Carlos “Carlitos” Baez Rodriguez was a passenger on the plane that crashed in the Andes more than 50 years ago. He talked about his experience in a half-hour interview.
Carlos “Carlitos” Baez Rodriguez On October 13, 1972, he set off on a trip from Uruguay to Chile. Carlos was a competitor FootballWho was scheduled to play with the team in the match held in Santiago. Due to bad weather and pilot error, Flight 571 crashed in the Andes, near the Tinguerrica volcano. In total, there were 45 people on board, including five crew members.
72 days of fighting for survival
12 people died immediately after the disaster. Five others were initially reported missing because they fell from the plane. Their bodies were found on October 24. Five people died on the first night after the accident. On October 28, an avalanche came down from the mountains, burying the structure in which 27 people slept. Eight other people died as a result of the snowfall.
Many podcasts, series, films and books have been created about the disaster that occurred in the Andes. One such film is the Netflix film “The Brotherhood of Snow,” which tells the story of the survival of the survivors of Flight 571. All productions focus on one terrifying detail: Cannibalism. The people who survived the accident were left without any food. And talk about the problem Carlos “Carlitos” Baez Rodriguez, One of 17 survivors.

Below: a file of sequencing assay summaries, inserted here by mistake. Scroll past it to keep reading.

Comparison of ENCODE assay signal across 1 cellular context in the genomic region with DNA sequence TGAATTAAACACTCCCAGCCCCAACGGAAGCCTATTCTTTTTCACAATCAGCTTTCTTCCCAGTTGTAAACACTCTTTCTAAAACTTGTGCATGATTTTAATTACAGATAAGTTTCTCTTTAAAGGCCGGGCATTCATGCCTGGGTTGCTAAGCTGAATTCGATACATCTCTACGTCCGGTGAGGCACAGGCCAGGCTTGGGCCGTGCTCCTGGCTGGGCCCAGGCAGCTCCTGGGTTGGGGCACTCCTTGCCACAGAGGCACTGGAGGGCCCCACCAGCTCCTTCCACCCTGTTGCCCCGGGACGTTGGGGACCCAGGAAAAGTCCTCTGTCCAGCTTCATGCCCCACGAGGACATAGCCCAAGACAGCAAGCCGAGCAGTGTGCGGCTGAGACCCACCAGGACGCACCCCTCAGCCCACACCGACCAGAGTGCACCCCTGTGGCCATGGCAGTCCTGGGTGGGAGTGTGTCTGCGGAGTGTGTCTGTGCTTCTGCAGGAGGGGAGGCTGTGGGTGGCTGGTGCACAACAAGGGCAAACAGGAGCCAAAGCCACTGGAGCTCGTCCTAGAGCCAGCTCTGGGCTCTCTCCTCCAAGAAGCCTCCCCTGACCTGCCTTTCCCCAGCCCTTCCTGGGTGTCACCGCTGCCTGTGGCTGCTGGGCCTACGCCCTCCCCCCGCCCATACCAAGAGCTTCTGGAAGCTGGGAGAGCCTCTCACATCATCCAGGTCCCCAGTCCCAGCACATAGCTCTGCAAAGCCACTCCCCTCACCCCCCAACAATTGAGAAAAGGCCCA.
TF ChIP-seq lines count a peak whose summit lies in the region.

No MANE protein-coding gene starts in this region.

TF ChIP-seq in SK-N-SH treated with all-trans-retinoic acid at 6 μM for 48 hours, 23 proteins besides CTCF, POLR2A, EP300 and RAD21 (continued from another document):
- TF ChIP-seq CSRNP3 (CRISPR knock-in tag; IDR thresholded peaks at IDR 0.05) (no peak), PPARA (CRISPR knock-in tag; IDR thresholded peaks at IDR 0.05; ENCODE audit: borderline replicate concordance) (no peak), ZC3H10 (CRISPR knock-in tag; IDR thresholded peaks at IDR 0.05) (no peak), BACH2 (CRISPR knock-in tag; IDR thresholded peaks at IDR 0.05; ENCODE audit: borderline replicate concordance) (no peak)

“If you don't eat you will die”
Carlos “Carlitos” Baez Rodriguez He spoke about the disaster in an interview titled “29 Minutes with…” recorded for LADBible. When they realized there was no food, everyone was thinking the same thing, but no one raised the controversial issue out loud, Rodriquez said. The idea was to eat dead passengers, which was considered cannibalism. The first person to suggest such a solution was Nando Parrado, the rugby player who lost his mother and sister in the disaster.
Parrado allegedly said he would “eat the pilot.” His reasoning was based on the fact that the survivors did not know the crew, while the remaining victims were their teammates and their families. In the end, they all decided to commit an act of cannibalism.
– Each of us made the decision in our own time and ate when we could. It was a process. At first I thought I couldn't touch my friends' bodies. Then it became normal, almost a daily routine, where food was part of the fuel to get out of there. I chose life. I'm proud of what I did, he says years later Carlos “Carlitos” Baez Rodriguez.
The rest of the article is below the video
My plane crashed and I survived 72 days in the Andes | minutes with
“Coffee enthusiast. Troublemaker. Incurable introvert. Subtly charming twitter scholar. Award-winning social mediaholic. Internet buff.”